What kind of Uninterrupted Power Supply (UPS) do I need (and why)?

An Uninterrupted Power Supply (UPS) protects connected equipment from power problems. It also provides battery backup power during outages. Some UPS systems also regulate abnormal voltages.

UPS systems protect against downtime, equipment damage and data loss.

Downtime – Blackouts and brownouts shut down equipment. Uninterrupted Power Supply systems supply battery backup power to support equipment through blackouts.

Damage – Surges and line noise can damage internal components in a single devastating event or slowly over time. UPS systems have surge protection and line noise filtering to protect your gear against potential damage.

Data Loss – When power problems shut down equipment, valuable data is often lost. UPS systems allow enough time for your data to be saved.

Types of Uninterrupted Power Supply

There are three main types of UPS battery backup, categorized by how they work: standby, line-interactive and on-line.


Standby provides a basic level of protection from power problems. Standby is also called offline or battery backup. It’s the most cost effective type. The better ones switch to battery fast enough to prevent power anomalies and ride out short outages. A standby UPS protects against most spikes, but doesn’t maintain perfect power during minor sags and surges.

The key to how good a standby unit is, is the range of power the unit will except before switching to battery backup. The wider the range, the less drain on the battery. And, the more backup time available when the power shuts off. The more times the UPS switches to battery backup, the shorter the battery life.

Standby technology will protect from most power spikes by clamping down on excess voltage. It will help ride out more than 90% of all outages. They are best suited for devices under 1500VA such as small offices, personal home computers and other less critical applications.

Line Interactive

Line interactive UPS systems provide both power conditioning and battery backup. In areas that have frequent voltage fluctuations, users should consider a line-interactive UPS instead of a standby model. Line interactive UPS includes a voltage regulator. This adjusts abnormally high or low voltage. As a result, line interactive systems reduce reliance on the battery (unlike Standby UPS systems), lengthening its service life.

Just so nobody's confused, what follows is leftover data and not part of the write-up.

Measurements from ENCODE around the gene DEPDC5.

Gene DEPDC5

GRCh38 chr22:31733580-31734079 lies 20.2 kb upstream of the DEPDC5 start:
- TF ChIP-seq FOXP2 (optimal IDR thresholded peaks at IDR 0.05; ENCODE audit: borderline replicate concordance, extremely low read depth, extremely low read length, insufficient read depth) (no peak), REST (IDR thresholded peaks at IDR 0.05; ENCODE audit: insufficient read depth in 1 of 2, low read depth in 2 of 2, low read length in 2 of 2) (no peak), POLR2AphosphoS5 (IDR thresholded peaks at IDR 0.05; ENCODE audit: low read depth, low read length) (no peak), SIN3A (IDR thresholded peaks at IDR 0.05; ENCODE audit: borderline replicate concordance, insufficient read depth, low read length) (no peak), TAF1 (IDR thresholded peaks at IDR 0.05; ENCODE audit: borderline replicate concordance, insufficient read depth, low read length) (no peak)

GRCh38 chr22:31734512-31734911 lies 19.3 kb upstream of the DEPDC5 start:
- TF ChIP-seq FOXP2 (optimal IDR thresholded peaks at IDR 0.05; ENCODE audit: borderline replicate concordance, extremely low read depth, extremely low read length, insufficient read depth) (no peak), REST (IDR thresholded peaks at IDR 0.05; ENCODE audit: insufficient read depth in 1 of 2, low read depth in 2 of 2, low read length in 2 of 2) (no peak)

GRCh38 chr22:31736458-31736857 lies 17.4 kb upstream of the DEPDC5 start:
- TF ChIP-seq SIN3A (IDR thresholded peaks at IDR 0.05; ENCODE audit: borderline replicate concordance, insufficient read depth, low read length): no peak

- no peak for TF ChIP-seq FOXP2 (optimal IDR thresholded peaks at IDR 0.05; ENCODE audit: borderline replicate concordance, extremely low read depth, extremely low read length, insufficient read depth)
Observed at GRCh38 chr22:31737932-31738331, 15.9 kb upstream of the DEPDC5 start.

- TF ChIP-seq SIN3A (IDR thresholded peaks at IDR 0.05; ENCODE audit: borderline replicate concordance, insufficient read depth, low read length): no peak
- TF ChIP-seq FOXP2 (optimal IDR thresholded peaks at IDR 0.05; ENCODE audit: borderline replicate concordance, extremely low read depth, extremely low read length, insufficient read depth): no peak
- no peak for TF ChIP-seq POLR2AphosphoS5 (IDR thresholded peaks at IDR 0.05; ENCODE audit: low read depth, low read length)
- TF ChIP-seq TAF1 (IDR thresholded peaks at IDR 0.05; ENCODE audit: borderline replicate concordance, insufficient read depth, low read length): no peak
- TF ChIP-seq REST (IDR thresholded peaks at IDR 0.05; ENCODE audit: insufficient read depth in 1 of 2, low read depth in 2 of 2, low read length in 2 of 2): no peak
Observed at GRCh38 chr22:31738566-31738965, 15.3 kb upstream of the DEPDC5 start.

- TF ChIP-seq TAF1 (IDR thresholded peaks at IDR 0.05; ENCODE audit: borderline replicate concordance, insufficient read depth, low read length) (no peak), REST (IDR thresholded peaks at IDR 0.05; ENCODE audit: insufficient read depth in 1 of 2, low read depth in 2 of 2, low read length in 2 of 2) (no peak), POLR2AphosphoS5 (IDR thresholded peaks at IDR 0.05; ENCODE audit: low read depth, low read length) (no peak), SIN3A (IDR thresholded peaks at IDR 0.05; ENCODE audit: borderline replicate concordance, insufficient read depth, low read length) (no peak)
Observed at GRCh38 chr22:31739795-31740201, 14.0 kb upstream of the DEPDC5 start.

When AC input power fails, the unit’s transfer switch opens and the power flows from the battery to the UPS output. With the inverter always on and connected to the output, line-interactive UPS provides additional filtering and yields reduced switching transients when compared to a standby UPS. Line-interactive UPS systems are typically used in rackmount applications below 5000VA.


On-line UPS works very differently. During normal operation, on-line UPS continuously “remakes” input power in a two-step process. First, it converts AC power into DC power, then it converts DC power back into AC. And because power runs through an online UPS continually, output is a perfect sine wave. This type of UPS protects the critical load from virtually all power disturbances, including subtle harmonics and waveform distortion.

This two-step process allows on-line systems to supply connected equipment with the best quality output power available. The quality of power from online UPS is significantly better than that of other technologies.

And, constant double conversion on-line operation completely isolates sensitive equipment from every problem on the AC power line. When it comes to safeguarding critical IT loads, only online double conversion technology protects fully against all these power problems, providing the highest levels of security for networks.

Other factors

In addition to categorizing UPS systems by how they work, there are other factors that might guide your choice. One is it’s output. UPS systems can be ranked by the maximum amount of power (expressed in both VA and watts) that equipment is able to draw from the UPS’s outlets or hardwire output terminals. “VA” stands for “volt-amps.” The VA of a device can be figured by multiplying its operating voltage by its amperage rating. For example, a 120V, 2.5-amp device would draw 300VA from a UPS’s output.

Intelligent Operation – In the line interactive category, there are two subcategories: Those that feature intelligent operation and those that don’t. UPS systems that have intelligent operation include a microprocessor. It allows the UPS to relay more detailed operating conditions through power management software. All on-line UPS systems feature intelligent operation.

Within line interactive and on-line categories, there are two subcategories. They are, those that accept connection of additional internal or external batteries and those that don’t. Those that do, allow users to extend battery backup runtime for critical systems during a blackout.

We hope this short explanation will provide some insight for you in the event you decide to start looking into an Uninterrupted Power Supply for your home or office. Corporate Armor partners with several leading UPS providers such as APC, Tripp-Lite, CyberPower, and others. If you have any questions or just want to save on your next UPS investment, reach out to Corporate Armor now or call 877-449-0458. Thanks for reading!

Uninterrupted Power Supply highlights

Protect against downtime, equipment damage and data loss
Can provide power conditioning
Allow enough time for your data to be saved in the event of power failure